Not commonly used in society.

According to longtime dean of the White House press corps Helen Thomas, the term was coined by Dee Dee Myers, the White House Press Secretary in 1993–94 during the Clinton administration.

About mid-morning, the press corps heads into its first briefing in the press secretary's office. Dee Dee Myers began calling it the morning "gaggle" and the name seems to have stuck.... We gather around the press secretary's desk, ask our questions and then head back to our offices to write our stories."Gaggle" was prominently in the news on February 24, 2017. The Trump White House excluded several major news organizations, including CNN, the New York Times and Politico, from a regular press gaggle. Favorable press outlets were not excluded. Responses from the press included charges of "war on fake news."

Rob Corddry

Robert William Corddry (born February 4, 1971) is an American actor and comedian. He is known for his work as a correspondent on The Daily Show with Jon Stewart (2002–2006) and for his starring role in the film Hot Tub Time Machine. He is the creator and star of the Adult Swim series Childrens Hospital and has been awarded four Primetime Emmy Awards. He currently co-stars in the HBO comedy-drama Ballers.

Scott McClellan

Scott McClellan (born February 14, 1968) was the twenty-second White House Press Secretary (2003–06) for President George W. Bush, and author of a controversial No. 1 New York Times bestseller about the Bush Administration titled What Happened. He replaced Ari Fleischer as press secretary in July 2003 and served until May 10, 2006. McClellan was the longest serving press secretary under George W. Bush.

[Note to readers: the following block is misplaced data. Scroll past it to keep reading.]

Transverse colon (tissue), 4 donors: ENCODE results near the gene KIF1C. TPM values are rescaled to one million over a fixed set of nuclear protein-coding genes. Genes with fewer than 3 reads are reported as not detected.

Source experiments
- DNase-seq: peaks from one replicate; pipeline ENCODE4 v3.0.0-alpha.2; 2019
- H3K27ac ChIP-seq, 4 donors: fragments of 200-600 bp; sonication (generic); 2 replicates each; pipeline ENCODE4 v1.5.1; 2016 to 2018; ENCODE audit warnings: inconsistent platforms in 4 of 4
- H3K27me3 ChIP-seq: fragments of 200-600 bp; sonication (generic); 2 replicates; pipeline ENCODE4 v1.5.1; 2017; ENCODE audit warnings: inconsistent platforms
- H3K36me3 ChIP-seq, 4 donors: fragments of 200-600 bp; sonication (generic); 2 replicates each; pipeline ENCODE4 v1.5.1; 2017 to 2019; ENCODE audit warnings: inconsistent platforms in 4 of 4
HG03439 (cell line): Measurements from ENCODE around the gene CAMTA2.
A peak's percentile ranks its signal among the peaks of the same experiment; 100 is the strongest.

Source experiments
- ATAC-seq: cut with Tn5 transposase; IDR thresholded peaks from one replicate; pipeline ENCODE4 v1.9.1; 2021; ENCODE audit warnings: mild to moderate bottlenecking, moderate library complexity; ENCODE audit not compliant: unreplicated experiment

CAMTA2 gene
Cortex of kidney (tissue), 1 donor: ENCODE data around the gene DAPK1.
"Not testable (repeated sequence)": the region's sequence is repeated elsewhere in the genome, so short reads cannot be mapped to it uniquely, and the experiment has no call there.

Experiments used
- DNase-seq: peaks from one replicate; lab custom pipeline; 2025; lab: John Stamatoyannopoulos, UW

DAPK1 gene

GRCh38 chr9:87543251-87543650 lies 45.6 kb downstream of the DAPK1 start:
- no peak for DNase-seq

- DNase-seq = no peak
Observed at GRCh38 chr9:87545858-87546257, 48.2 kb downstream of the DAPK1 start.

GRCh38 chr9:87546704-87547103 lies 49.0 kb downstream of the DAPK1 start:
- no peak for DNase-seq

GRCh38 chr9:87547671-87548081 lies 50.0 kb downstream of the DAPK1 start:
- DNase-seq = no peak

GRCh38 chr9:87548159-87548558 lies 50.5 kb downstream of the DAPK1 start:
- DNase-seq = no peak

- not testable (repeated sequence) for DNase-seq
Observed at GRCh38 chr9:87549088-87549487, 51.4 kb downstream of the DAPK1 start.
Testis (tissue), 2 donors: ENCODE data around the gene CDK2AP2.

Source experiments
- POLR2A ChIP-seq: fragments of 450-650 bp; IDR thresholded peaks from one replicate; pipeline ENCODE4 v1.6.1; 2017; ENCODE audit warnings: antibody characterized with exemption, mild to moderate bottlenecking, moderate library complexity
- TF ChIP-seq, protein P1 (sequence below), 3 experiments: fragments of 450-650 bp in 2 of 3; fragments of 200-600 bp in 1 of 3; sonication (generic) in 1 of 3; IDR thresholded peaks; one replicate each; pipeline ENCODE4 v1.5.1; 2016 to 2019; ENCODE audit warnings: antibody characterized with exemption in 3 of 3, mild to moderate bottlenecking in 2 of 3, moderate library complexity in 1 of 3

He is now the Vice President for Communications at Seattle University.

The Federalist (website)

The Federalist is an American conservative online magazine and podcast that covers politics, policy, culture, and religion, and publishes a newsletter. The site was co-founded by Ben Domenech and Sean Davis and launched in September 2013.

The Pet Goat

"The Pet Goat" (often erroneously called "My Pet Goat") is a reading exercise from the 1995 children's workbook Reading Mastery II: Storybook 1 by Siegfried Engelmann and Elaine C. Bruner. It is designed to teach kids about words ending in the letter "E", using the Direct Instruction (DI) teaching method. It gained attention on September 11, 2001; U.S. President George W. Bush was reading it at the Emma E. Booker School in Sarasota, Florida, when he was informed of the ongoing terror attacks.